Laikipia County is touted as one of the Africa’s most exhilarating wilderness safari and wildlife tourism destination due to its combination of abundant wildlife, stunning scenery and extraordinary cultural diversity in a setting dominated by iconic backdrop of Mount Kenya. This county is home to unforgettable tourist attractions.
Laikipia is a land of high plains and rolling hills straddling the Equator in Kenya, it is dominated by the iconic backdrop of Mount Kenya and the Aberdare Range on the eastern edge of the Great Rift Valley
Laikipia County is bordered by Samburu County to the north and Isiolo County to the east, Meru County to the south-east and Nyeri County to the south. The county is also bordered by Nyandarua County to its south-west and Baringo County to its western border stretch. It has two major urban centres: Nanyuki to the southeast and Nyahururu to the southwest.
It is larger than all of Kenya’s national parks and reserves. After Tsavo, Laikipia is Kenya’s most extensive wildlife haven, forming part of the much broader 56,000-km2 Ewaso Ecosystem
The Ewaso Ecosystem hosts the largest populations left on earth of various other endangered mammals, including Grevy’s Zebra and Reticulated Giraffe, the only remaining viable population of Jackson’s Hartebeest, as well as an expanding population of the globally endangered African Wild Dog.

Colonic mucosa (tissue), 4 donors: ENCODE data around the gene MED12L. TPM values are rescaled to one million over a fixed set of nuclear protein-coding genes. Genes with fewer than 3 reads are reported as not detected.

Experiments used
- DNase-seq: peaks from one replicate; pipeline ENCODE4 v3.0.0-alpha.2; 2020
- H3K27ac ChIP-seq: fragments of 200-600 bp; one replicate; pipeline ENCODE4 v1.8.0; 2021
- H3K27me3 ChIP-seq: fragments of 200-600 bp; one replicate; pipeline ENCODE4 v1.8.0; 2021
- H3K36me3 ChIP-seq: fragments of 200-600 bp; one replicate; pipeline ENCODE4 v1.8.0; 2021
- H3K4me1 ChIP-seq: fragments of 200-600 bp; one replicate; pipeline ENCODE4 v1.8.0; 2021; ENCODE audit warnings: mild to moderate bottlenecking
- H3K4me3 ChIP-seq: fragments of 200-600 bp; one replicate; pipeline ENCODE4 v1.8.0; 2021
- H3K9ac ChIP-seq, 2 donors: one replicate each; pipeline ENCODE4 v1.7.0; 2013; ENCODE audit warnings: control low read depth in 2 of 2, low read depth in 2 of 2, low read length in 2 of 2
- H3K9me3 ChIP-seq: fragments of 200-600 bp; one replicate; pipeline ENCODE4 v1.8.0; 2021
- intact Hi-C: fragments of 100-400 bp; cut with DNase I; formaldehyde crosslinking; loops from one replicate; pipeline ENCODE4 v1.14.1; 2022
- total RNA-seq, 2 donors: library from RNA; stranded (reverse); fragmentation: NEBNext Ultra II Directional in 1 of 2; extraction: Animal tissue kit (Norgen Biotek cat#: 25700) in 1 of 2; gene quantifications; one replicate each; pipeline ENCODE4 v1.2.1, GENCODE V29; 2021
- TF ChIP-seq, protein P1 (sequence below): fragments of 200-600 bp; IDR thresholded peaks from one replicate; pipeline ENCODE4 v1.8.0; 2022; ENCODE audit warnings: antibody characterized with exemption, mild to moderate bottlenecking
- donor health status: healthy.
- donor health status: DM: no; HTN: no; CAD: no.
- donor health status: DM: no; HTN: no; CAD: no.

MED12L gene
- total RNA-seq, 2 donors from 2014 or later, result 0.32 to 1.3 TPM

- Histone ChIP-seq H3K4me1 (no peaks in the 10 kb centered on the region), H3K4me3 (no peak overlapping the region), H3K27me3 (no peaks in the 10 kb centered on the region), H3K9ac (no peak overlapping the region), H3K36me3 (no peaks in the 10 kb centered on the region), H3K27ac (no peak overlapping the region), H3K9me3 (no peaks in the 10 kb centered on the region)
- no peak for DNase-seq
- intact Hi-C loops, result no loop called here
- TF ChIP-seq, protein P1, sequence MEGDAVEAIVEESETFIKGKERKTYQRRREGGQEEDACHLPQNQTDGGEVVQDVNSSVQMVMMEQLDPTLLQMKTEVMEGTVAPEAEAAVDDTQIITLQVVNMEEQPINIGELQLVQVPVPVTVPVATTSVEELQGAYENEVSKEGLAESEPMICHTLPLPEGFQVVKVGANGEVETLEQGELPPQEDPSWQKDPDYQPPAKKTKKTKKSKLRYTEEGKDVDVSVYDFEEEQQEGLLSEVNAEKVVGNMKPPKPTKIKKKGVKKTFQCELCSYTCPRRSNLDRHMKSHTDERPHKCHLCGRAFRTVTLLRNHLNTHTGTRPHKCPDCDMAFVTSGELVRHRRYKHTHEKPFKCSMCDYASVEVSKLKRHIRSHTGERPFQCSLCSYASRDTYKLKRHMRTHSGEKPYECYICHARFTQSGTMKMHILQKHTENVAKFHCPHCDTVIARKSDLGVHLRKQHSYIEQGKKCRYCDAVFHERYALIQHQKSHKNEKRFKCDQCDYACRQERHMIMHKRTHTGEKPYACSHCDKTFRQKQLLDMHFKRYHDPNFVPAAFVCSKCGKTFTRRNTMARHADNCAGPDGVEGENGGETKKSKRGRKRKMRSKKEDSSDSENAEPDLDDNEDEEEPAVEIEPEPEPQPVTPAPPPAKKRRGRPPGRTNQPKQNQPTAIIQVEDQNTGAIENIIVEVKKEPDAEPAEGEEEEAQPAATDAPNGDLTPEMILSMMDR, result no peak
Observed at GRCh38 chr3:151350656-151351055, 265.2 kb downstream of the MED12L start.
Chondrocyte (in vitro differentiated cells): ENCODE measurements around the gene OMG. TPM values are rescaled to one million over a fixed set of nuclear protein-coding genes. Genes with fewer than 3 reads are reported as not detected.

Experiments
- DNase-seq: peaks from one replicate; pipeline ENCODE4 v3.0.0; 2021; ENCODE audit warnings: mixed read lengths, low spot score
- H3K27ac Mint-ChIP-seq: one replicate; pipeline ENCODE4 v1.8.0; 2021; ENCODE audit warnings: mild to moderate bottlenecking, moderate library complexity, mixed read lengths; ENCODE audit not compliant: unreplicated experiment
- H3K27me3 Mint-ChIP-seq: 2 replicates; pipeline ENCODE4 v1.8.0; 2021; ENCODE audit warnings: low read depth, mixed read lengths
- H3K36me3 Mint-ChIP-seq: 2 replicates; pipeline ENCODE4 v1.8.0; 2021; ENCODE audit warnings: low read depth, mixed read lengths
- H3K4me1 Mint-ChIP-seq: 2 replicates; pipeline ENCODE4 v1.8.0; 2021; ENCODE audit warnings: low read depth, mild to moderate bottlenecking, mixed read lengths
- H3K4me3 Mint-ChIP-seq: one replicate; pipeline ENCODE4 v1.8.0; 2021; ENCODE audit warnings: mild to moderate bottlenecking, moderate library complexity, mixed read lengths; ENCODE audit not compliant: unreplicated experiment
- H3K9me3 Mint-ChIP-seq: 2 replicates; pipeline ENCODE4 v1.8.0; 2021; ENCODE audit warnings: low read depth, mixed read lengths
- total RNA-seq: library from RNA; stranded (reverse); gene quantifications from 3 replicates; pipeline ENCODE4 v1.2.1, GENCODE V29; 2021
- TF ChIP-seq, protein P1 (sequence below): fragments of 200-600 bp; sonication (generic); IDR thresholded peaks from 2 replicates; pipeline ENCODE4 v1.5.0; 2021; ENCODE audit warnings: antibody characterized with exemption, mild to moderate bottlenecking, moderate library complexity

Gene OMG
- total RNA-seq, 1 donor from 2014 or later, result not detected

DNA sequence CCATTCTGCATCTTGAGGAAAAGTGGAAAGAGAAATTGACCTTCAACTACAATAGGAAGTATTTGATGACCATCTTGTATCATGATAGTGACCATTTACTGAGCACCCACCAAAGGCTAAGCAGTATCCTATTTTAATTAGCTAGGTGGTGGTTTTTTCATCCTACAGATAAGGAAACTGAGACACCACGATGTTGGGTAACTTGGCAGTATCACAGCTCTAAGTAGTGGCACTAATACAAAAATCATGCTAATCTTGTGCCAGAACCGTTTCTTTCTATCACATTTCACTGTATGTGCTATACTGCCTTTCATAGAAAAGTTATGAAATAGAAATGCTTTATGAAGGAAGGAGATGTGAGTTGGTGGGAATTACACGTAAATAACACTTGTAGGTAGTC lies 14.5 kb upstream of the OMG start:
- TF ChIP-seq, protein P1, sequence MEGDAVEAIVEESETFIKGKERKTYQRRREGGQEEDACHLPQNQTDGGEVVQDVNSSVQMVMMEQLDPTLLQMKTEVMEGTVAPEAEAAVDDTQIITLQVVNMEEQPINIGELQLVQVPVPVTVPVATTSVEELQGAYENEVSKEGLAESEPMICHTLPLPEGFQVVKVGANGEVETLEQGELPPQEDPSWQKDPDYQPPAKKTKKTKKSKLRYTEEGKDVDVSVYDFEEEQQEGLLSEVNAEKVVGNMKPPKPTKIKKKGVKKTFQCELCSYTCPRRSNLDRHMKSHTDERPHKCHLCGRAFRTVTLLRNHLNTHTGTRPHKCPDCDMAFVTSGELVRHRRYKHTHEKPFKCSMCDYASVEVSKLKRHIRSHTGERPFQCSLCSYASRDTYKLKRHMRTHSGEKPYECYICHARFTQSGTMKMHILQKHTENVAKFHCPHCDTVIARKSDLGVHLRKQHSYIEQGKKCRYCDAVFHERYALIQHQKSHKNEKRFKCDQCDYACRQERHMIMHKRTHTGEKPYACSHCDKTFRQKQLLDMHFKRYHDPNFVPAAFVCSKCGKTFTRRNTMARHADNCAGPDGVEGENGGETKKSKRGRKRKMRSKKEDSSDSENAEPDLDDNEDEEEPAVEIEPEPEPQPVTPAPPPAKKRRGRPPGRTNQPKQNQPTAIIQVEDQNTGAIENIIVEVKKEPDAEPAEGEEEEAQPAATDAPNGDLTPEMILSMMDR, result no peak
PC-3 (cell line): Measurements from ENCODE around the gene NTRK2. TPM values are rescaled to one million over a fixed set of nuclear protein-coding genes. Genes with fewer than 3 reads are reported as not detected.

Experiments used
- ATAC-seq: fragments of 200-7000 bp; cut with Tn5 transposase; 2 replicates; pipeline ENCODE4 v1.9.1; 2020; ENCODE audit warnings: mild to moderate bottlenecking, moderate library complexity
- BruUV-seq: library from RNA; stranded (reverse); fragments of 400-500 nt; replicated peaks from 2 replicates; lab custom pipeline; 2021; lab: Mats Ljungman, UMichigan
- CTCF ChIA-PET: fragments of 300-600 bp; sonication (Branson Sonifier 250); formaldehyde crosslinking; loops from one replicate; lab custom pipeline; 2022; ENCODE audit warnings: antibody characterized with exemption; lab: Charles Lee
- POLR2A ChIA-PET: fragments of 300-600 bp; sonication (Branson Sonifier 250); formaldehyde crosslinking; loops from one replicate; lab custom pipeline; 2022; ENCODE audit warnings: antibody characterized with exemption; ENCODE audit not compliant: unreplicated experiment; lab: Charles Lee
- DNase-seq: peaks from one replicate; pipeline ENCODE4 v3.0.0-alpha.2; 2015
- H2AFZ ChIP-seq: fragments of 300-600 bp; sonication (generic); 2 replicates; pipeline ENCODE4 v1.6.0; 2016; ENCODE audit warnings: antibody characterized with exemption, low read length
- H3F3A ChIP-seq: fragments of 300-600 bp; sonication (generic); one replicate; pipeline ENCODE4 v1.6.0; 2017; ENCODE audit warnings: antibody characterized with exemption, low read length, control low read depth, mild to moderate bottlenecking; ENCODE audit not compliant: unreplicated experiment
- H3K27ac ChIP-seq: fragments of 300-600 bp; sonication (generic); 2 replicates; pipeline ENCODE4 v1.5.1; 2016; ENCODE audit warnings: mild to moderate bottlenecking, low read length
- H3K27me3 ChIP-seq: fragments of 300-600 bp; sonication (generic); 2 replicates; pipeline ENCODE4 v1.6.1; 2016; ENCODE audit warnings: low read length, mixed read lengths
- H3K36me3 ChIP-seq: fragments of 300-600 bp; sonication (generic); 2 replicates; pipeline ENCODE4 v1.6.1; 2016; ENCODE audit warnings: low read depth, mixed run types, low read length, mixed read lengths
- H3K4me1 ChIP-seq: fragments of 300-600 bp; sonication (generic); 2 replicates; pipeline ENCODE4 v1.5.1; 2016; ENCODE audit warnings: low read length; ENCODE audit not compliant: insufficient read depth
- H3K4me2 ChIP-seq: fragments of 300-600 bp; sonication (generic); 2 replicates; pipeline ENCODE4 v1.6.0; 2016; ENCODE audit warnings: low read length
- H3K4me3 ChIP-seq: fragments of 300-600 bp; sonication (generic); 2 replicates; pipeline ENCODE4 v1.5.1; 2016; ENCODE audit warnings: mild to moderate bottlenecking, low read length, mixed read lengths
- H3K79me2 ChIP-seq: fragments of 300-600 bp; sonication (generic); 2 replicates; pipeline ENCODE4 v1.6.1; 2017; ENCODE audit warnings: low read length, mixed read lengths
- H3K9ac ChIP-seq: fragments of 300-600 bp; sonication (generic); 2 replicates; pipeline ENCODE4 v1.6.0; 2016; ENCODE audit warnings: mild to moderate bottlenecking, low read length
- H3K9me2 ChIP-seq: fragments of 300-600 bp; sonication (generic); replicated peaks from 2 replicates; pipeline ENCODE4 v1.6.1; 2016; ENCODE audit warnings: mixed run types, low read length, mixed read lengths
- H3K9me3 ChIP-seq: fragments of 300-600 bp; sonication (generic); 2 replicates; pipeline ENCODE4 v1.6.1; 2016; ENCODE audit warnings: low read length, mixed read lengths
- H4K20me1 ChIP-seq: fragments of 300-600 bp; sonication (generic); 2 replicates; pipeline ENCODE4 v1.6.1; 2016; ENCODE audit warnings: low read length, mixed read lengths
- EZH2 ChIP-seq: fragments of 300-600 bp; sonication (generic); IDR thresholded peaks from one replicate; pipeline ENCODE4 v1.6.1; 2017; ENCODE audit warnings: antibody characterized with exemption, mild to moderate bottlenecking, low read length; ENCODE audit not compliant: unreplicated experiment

Laikipia also boasts of:
- Half of Kenya’s Black Rhino population
- Four of the world’s last eight surviving Northern White Rhinos
- Kenya’s second largest elephant population
- Over 80 mammal species – birds, and The “big five” ” (lions, leopards, buffaloes, elephants and rhinos)
- It’s a free explore area without constraints unlike most National Parks and Reserves so you are free to roam around on the expansive area.
The County Attractions
Thomson’s Falls is a 74m scenic waterfall on the Ewaso Ng’iro river, which drains from the Aberdare Mountain Range. It is situated on the border. The falls are named after Joseph Thomson who was the first European to reach the falls, and he named them for his father.
Upstream from the falls is one of the biggest hippo pools in Kenya, manguo. The mist from the falls feeds the dense forest below.
Visitors can view the falls from above the gorge or for the adventurous, one can take a nature walk down to the bottom of the ravine to see the splashing sounds of the water as it hits the rocks.
Laikipia County is endowed with wildlife, which is widely distributed in the semi-arid lands extending from the Aberdares to Samburu, Meru and Mt. Kenya wildlife corridors and ecosystems.